Tuesday, May 6, 2008

Compare and Contrast, “Into the Wild” Book versus Movie

In reading the novel, "Into the Wild" by Jon Krakauer and then watching it in movie format by Sean Penn, there were obviously similarities and differences even though the film was adapted from the book. The story line is the same in both the novel and the movie about Christopher McCandless’s journey into the wild and his death that became of it. Sean Penn took a different spin by neglecting to tell some of the important details, and then putting others in that weren’t in the book. However, some of the dialog from the book is in the film as well. It goes to show when two people tell the same story, it’s almost impossible to have it exactly the same since they’re telling it from different perspectives.
The first noticeable difference was that the book was written from the author’s point of view as he tells the story of Chris based on interviews with family and friends and the movie was narrated by the character that played Chris’s sister. In the novel, it tells of Chris’s parents visiting the bus shortly after he died and in the movie, that piece is left out. Penn and the crew shot the movie in 36 locations where McCandless traveled, not including the Alaskan bus where he passed away, because he felt it would be an invasion of privacy to have the whole crew down there. Some of the relationships that he encountered are in the film, but not mentioned in the book. In both the book and the movie, the story goes back and forth between past and present, and both used labels to indicate sections. Finally, the film has the use of visuals and music that the book obviously cannot capture.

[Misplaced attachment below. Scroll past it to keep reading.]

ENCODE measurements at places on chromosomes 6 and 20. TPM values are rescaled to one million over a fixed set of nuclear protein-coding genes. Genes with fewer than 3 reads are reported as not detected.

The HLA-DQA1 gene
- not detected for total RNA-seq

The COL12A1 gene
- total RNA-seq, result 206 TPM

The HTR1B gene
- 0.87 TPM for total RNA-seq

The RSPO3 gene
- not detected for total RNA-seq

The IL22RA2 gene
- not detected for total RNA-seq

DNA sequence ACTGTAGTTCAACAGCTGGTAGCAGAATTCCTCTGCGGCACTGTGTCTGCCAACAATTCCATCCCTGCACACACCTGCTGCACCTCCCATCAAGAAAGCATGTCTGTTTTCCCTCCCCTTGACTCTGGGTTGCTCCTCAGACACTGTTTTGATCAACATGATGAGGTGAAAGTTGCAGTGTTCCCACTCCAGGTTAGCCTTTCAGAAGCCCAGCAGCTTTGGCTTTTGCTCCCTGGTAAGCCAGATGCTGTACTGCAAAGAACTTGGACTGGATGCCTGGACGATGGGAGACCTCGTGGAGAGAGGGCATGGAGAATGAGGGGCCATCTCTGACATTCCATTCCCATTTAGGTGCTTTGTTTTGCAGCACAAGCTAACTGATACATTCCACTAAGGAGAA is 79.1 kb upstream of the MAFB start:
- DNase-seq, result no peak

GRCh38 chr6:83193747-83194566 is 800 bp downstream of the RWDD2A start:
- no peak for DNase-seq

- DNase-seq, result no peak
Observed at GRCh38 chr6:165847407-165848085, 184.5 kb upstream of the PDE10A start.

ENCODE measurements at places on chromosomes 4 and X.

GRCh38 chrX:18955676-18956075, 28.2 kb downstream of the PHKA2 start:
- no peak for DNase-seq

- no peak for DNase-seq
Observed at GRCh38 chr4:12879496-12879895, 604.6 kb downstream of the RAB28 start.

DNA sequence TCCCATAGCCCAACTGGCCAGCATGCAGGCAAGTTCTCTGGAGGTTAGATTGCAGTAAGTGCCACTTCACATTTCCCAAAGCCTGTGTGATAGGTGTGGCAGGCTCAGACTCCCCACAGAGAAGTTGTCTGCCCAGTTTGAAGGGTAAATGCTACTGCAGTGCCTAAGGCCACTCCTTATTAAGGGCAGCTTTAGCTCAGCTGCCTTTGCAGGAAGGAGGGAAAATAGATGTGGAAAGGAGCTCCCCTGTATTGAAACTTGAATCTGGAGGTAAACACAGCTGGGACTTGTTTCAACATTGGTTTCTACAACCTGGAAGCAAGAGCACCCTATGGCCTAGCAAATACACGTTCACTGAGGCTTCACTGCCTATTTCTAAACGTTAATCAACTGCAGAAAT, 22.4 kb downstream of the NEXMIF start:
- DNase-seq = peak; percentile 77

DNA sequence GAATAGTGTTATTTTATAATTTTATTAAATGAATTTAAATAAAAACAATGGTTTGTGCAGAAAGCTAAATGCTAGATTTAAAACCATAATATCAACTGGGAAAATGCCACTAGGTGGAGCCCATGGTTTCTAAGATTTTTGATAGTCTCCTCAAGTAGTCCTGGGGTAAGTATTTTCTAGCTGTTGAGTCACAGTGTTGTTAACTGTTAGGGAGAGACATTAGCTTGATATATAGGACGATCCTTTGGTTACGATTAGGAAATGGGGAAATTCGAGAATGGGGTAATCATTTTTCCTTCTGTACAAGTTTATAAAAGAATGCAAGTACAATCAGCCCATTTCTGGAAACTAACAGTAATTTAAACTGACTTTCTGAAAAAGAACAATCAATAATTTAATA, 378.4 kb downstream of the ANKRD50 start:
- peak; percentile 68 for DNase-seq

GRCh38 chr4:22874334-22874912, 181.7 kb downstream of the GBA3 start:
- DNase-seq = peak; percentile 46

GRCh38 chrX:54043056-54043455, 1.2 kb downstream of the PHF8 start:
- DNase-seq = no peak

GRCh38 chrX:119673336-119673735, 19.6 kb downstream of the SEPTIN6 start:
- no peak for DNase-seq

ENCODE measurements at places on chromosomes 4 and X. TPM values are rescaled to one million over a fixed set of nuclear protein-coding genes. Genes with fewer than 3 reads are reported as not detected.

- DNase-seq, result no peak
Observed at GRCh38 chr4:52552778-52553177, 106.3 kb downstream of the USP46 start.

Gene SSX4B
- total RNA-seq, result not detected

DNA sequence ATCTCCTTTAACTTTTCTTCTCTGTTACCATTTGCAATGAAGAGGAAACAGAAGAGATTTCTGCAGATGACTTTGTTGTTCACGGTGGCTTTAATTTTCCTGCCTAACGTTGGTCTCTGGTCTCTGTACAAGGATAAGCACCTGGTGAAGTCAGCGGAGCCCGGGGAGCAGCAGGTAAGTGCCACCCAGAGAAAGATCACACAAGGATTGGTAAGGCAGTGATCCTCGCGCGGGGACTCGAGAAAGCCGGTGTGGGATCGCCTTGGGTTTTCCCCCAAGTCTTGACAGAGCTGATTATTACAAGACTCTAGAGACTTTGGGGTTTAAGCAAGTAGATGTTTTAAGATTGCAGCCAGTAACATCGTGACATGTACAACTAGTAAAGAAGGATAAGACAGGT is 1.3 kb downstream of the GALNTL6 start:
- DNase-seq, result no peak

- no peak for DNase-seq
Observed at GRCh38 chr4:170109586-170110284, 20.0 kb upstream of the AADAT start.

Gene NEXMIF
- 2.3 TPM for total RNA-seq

At one point I questioned why Krakauer told of his own journey to climb the Devil's Thumb, but now feel that was helpful to me in having a better insight of the journey it would be. I especially liked that the book and movie had people involved in telling the story that were really invested and deeply touched by what happened to Chris and were able to convey that message to their audience. The scenery, the plot, the music, and the acting were all great in the movie. The book was a good read and I got a lot from it, but together with the movie, it gave me a clearer image of what Chris faced and it made it seem more realistic to me. I can’t say I liked one more than the other since they complement each other very well. Overall, both did well to shed some light on Chris’s life and I would highly recommend both the book and movie, “Into the Wild” to audiences of all ages for leisure reading and viewing.

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